Monday, 23 October 2017

Nest boxes and winter feeding, by Noah Walker

Two years ago I started what I thought would be a relatively small nest box project restricted to a small wood near where I live. However over the past two years, more and more boxes have been going up, more land has been covered and more feeding has begun. Now I have around 200 nest boxes of varying types spread over 8, soon to be 9 sites (3 woodland and 5 farmland). As I said in my last post in 2016 most of the nest boxes are targeted at woodland birds such as Blue Tits, Great Tits, Coal Tits and Nuthatches. Now though I’m trying to focus on Tree Sparrows around the Thames Valley. Tree Sparrows declined by 96% in England between 1967 and 2014 and are a rare sight in most areas.

This graph from the Breeding Bird Survey shows how much Tree Sparrows have declined in England.

Recently the project took a big step forward with support from the RSPB and a number of local farmers who were keen to help their farmland birds. Currently we are working with 8 farms trying to aid the recovery of typical farmland bird species through feeding. At 5 of these farms we are specifically aiding the return of Tree Sparrows by putting up nest boxes and feeding intensively. At this time of year I move from checking and monitoring nest boxes to maintenance and bird feeding.

Tree Sparrows, photo by John Harding
This winter I will also be making 20 more boxes for a new farm that has great potential for Tree Sparrows. Unfortunately Tree Sparrows won’t use the boxes until the second year of them being up so its especially important they go up as soon as possible to maximise the chance of them being used. Occasionally I have to empty out the nest box of the old nest. Usually I don’t do this as Tree Sparrows will reuse the old nest material and just refurbish the nest. Instead I only clean the boxes that have become full of Earwigs and faeces or contain dead chicks engulfed by the nest material from the previous year. At a few of the farms I have put up Little Owl boxes and a Barn Owl box so over the winter I will be checking the Little Owl boxes for signs of roosting individuals.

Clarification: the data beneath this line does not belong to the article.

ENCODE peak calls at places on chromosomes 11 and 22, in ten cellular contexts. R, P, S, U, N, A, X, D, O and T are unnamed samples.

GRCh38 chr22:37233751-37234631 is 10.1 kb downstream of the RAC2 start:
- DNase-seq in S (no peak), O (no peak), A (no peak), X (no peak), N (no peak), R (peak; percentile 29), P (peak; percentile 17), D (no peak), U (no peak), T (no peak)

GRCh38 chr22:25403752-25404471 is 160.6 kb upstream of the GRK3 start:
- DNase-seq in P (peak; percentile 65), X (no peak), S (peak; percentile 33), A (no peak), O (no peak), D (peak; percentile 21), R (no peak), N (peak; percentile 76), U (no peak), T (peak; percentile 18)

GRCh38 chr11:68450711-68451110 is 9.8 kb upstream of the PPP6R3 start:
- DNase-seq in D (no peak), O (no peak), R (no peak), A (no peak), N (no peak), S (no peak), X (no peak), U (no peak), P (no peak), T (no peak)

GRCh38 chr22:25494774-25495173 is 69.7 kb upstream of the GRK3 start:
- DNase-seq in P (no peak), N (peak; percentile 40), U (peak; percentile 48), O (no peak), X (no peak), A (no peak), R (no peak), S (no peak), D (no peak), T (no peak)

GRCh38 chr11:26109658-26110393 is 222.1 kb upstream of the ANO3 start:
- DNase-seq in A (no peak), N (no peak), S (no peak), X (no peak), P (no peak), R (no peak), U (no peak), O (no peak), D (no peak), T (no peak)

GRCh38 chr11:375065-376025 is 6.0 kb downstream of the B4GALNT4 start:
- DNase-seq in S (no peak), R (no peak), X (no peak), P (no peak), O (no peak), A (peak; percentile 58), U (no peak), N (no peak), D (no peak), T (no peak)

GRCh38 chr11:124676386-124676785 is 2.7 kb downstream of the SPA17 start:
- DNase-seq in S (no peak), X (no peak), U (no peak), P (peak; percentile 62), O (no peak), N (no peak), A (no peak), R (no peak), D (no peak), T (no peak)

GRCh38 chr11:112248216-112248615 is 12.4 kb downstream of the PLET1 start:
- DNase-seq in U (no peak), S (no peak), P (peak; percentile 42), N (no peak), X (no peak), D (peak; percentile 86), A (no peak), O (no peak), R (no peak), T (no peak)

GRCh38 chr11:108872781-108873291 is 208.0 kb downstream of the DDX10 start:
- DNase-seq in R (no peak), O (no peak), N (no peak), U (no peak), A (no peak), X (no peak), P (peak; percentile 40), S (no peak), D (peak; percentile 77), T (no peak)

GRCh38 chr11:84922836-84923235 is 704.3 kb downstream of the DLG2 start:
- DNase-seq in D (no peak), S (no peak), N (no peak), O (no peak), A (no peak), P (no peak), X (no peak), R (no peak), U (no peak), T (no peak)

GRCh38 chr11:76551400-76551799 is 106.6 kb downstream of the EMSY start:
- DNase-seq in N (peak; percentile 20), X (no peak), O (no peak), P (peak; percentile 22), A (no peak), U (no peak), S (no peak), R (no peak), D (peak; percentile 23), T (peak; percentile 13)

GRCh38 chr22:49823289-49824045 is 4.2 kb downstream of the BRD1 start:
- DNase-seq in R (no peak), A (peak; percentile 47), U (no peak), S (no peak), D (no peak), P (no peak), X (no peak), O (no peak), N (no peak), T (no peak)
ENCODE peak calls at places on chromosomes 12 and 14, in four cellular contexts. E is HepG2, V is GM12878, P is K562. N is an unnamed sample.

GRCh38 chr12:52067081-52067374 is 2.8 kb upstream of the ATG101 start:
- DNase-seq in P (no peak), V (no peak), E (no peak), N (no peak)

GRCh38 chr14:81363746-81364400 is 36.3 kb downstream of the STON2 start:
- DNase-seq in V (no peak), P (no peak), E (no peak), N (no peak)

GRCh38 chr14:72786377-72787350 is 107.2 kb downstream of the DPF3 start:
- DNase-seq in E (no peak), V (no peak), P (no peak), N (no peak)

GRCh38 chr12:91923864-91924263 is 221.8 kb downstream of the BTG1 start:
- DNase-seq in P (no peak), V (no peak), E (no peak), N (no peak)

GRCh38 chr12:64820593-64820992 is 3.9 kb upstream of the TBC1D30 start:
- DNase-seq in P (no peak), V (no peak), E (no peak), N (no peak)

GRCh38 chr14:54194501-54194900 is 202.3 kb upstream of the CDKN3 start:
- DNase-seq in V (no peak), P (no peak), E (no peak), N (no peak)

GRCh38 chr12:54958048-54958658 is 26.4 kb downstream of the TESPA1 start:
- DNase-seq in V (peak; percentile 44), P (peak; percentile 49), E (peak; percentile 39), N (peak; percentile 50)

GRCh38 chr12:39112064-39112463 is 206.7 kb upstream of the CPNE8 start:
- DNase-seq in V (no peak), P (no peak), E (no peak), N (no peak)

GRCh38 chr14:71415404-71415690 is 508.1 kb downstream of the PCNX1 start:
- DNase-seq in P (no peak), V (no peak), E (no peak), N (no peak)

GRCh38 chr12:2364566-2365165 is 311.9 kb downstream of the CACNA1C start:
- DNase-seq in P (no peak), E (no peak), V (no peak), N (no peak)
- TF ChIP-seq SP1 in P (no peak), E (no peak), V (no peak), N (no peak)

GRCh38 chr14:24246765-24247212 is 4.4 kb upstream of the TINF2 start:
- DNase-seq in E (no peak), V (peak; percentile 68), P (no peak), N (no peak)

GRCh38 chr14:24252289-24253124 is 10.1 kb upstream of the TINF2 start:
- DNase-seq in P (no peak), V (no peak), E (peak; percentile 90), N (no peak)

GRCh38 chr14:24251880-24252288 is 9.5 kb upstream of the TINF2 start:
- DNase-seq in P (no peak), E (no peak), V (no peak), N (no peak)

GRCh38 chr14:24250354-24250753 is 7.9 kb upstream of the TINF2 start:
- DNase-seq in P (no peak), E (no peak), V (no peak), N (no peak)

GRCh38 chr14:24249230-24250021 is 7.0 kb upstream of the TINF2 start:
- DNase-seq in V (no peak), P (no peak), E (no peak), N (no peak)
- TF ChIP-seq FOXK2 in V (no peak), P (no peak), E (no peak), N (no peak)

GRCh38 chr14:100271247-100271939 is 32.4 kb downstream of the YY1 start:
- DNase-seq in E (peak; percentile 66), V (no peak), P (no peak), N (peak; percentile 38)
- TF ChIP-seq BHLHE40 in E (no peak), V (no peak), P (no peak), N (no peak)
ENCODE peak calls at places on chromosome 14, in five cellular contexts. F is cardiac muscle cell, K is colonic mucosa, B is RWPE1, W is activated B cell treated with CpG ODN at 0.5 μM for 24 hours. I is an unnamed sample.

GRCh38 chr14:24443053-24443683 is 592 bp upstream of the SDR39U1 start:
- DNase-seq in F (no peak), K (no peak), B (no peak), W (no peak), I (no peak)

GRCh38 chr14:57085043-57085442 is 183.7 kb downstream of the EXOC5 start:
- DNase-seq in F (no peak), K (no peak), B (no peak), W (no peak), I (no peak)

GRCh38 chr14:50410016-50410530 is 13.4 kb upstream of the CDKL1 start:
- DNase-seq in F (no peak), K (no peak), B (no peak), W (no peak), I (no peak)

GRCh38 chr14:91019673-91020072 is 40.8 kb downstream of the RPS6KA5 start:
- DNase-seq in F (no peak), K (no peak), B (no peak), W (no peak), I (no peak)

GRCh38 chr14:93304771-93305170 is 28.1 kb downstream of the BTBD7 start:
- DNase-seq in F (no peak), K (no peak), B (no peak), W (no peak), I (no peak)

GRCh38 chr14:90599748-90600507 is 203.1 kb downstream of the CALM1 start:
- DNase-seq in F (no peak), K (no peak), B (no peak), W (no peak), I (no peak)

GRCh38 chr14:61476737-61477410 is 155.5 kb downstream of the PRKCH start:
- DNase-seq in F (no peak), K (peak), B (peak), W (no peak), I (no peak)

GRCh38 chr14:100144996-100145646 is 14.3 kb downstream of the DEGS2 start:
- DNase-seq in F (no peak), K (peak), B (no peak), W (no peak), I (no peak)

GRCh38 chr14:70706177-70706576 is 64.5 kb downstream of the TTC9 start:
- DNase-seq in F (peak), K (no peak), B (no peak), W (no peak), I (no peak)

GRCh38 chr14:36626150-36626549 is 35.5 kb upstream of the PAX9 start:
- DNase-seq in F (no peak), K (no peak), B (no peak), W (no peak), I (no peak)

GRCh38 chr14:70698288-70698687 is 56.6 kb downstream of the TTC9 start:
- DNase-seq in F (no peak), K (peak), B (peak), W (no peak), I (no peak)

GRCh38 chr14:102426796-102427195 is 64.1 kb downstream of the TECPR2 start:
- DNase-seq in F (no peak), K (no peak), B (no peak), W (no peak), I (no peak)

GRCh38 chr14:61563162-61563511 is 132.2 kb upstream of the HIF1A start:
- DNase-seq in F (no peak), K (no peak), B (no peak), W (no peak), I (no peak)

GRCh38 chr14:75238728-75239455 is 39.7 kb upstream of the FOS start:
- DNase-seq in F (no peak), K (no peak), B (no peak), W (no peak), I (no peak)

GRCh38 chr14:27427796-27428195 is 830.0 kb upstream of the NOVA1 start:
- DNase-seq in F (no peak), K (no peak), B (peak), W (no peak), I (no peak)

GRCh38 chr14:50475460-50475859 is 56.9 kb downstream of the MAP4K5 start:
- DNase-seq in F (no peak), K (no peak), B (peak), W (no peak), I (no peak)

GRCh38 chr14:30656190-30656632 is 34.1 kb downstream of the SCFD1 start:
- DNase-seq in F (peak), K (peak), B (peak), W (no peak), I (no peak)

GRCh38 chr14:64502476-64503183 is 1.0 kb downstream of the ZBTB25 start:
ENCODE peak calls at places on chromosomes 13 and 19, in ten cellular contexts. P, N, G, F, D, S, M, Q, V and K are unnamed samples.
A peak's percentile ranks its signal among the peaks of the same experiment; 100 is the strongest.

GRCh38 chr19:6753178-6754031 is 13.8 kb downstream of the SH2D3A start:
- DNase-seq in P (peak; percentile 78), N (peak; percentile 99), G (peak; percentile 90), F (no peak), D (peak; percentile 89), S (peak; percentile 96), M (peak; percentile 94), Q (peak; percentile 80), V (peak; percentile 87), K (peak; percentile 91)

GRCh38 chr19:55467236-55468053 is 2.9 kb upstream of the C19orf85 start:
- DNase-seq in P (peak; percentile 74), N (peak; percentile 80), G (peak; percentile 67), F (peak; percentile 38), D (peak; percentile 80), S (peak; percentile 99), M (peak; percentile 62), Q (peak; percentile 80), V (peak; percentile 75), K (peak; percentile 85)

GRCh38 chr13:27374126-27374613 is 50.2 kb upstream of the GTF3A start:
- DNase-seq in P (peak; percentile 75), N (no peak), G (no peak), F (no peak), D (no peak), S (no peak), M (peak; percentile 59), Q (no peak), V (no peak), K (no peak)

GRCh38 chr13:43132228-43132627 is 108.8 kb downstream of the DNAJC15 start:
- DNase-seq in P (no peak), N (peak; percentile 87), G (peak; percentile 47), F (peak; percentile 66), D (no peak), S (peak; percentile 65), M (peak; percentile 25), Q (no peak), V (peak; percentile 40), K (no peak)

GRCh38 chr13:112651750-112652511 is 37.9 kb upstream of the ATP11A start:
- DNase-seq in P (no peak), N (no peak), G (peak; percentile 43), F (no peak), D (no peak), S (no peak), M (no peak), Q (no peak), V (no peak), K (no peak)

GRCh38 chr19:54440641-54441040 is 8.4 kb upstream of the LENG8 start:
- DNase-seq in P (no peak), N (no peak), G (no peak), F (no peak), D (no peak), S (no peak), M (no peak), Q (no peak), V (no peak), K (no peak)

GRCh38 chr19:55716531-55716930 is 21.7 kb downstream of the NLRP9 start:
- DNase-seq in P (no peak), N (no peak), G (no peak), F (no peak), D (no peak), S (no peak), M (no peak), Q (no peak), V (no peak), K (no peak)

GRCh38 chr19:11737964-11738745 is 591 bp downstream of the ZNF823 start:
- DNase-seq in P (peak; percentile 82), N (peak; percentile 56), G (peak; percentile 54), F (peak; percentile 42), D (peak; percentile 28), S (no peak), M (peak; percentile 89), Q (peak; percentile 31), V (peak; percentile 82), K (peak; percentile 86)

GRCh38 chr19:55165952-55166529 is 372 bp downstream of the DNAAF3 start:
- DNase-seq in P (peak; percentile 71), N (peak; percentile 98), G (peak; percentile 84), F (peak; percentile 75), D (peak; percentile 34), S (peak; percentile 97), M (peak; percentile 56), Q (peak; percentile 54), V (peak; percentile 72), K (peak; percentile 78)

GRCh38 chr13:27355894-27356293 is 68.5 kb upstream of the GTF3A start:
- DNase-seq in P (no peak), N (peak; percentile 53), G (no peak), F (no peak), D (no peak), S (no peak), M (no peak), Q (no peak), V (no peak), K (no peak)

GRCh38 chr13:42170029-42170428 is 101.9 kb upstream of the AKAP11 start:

Hopefully one day soon Little Owls will nest in one of my boxes! This beautiful clutch was photographed by Graham Giddens.
Within the Tree Sparrow project the nest boxes provide a good nest site that Tree sparrows would otherwise struggle to find. This should help the productivity (breeding success) of the bird improve but then the young still have to make it through the rest of the summer and the following winter. To help the juvenile survival rates improve I will start feeding at all 8 of the farms within the next few weeks. At 5 of them I have been feeding since July because this should stop juveniles dying in the first few weeks of fledging and build the juvenile Tree Sparrow flocks up. Putting feeders out during the summer also means any ‘pioneer’ juveniles (dispersing from further away sites) will lock onto the food and further build the population. Other species that benefit from the feeding are Yellowhammers, Corn buntings, Reed Buntings, Linnets and Chaffinches in particular. To get the best idea of the strength of the populations of different species we ring at the sites during the winter. This gives us data on the movement, size and health of the population and any birds ringed as young in nest boxes could be re-caught and add evidence of juvenile survival.

A couple of my feeders
In the woodland site I will be putting up some nest boxes for Tawny Owls and Kestrels. Although too late for Tawny owls breeding next year it should give them time to investigate it and hopefully use it the following year. The rest of the small (passerine) nest boxes will be checked for any damage. Typically the nest boxes in woodland need cleaning out more often. This is usually because the species using them have more juvenile deaths and being on trees as opposed to posts they seem to get more bugs in.

I hope this post gives you some ideas for things you might do over the winter months.

Noah Walker, @NoahWal01

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